Can anyone shed some light on this for us, or suggest further problem determination steps we can take?
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Old 08-08-2009, 09:38 PM   #4
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Here's what's got me stumped:

Thanks, Ricky, for the pointer to the other thread.

As I've tried to explain above (it's all very confusing to me ...) the circuit the converter is on isn't the one with the GFI. I'm sure of that, because when the GFI breaker is tripped, I can still run stuff off the outlet into which the converter is plugged.

If I trip the converter's circuit breaker, I can then reset the GFI breaker, and it stays reset.

Not being very electrically-competent, I'd like to know: Is it possible that a fault in the converter could affect the GFI circuitry in some other circuit? If the answer is yes, then it's time to exercise the converter's warranty. If the answer is no, then what the heck could be going on?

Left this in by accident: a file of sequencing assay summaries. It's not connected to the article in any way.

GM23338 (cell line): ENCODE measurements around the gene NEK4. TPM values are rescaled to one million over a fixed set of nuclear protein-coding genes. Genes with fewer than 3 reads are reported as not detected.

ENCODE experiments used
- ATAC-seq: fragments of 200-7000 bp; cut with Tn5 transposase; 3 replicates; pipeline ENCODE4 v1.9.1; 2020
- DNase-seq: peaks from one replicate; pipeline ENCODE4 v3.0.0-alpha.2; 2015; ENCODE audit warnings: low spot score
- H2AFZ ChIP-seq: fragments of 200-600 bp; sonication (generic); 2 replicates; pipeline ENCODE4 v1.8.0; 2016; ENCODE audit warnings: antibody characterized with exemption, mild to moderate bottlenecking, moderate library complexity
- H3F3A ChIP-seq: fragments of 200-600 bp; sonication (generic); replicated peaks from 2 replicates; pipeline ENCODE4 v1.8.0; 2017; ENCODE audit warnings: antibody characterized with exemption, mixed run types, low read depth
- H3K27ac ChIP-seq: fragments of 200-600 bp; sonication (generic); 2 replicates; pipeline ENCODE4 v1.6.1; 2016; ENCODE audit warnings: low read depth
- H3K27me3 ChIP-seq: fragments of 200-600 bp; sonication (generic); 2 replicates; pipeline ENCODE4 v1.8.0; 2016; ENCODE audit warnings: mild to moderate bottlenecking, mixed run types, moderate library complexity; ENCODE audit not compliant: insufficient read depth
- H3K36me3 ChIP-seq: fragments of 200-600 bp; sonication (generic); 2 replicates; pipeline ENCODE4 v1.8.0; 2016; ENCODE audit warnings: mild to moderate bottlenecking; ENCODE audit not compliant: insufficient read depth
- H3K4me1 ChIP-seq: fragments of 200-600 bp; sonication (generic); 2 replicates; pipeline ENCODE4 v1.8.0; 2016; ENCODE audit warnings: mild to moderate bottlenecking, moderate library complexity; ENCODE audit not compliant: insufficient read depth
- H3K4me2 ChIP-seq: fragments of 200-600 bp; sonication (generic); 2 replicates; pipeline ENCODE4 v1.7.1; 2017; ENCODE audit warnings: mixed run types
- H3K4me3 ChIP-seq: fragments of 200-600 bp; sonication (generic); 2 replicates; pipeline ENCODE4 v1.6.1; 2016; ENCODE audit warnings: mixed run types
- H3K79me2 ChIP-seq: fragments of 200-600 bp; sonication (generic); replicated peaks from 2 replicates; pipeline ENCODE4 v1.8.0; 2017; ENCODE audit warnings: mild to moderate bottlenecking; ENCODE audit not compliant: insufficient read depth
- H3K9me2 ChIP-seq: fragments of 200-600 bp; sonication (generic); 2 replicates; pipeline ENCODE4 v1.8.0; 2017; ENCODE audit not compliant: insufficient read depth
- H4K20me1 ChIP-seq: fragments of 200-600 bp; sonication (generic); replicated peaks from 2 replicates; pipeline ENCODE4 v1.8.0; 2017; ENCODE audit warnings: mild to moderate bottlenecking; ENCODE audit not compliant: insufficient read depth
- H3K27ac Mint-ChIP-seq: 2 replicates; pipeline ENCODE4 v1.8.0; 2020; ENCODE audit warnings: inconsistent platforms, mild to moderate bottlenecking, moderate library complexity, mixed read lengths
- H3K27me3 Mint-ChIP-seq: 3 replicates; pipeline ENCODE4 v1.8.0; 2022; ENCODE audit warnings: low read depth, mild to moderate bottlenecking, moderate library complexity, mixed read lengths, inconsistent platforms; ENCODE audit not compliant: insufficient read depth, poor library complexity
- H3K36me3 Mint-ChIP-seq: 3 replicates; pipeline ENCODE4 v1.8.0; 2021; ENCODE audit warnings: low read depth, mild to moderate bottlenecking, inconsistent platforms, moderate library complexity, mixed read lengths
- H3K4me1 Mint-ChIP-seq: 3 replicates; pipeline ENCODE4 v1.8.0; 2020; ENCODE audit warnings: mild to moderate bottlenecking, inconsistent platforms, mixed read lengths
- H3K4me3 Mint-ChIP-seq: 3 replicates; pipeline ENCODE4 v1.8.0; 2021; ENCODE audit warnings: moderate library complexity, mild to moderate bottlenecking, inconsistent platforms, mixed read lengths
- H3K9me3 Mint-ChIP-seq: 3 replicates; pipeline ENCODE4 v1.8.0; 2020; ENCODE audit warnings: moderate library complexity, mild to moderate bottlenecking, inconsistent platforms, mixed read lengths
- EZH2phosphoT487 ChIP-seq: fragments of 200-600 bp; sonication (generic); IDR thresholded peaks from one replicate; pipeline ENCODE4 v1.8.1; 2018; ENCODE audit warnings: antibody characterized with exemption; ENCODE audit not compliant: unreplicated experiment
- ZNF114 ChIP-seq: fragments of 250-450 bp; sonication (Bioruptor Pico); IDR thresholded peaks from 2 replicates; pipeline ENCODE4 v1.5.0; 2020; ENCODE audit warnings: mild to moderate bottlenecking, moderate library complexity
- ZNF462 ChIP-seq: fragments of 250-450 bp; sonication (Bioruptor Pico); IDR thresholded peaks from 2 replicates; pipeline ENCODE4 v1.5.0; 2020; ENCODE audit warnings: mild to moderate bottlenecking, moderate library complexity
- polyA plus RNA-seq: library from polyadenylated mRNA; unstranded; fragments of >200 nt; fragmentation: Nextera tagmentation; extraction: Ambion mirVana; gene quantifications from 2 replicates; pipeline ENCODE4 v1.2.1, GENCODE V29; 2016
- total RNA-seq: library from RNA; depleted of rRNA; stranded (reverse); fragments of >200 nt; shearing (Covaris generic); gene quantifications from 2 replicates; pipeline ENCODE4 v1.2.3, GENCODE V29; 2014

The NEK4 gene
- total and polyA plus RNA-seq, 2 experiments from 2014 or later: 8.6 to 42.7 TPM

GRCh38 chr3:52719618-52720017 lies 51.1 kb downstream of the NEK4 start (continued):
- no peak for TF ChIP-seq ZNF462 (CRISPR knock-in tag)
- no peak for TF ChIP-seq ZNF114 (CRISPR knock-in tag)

Thanks again.
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Old 08-09-2009, 05:43 AM   #5
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i don't have that level of knowledge but many on this forum do. i hope they'll join in.

off hand i'd say one circuit should not trip the other but since the converter was replaced, that becomes a suspect. i need clarification that it is the breaker itself that is tripping and not the gfci button that trips. it would be a good time to check the outlets with a plug in circuit tester to verify polarity and grounds.
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Old 08-09-2009, 09:16 AM   #6
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Thanks, Ricky.

I wondered myself if it was the GFI tripping that breaker or not. I did test the GFI on that breaker, and it tests ok.